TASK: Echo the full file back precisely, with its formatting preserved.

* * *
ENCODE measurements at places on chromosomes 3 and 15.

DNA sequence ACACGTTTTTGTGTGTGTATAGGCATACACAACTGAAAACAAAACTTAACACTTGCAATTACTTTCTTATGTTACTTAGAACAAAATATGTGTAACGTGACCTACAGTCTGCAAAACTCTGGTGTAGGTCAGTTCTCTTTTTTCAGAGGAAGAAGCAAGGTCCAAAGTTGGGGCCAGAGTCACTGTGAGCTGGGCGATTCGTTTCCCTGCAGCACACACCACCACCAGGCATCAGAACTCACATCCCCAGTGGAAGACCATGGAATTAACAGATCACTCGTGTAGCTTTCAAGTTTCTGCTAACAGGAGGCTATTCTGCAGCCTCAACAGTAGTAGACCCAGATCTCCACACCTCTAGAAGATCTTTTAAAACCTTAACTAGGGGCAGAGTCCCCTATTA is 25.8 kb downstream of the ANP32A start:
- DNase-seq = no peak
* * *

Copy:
ENCODE measurements at places on chromosomes 3 and 15.

DNA sequence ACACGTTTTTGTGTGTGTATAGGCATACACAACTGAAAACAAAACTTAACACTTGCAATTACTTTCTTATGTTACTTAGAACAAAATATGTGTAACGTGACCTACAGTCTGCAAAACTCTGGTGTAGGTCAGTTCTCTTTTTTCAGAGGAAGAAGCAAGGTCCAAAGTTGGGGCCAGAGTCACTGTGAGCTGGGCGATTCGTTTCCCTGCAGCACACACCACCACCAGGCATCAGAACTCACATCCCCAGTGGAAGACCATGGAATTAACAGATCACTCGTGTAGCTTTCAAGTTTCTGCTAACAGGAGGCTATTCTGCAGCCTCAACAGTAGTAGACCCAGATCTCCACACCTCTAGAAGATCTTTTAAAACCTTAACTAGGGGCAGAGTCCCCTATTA is 25.8 kb downstream of the ANP32A start:
- DNase-seq = no peak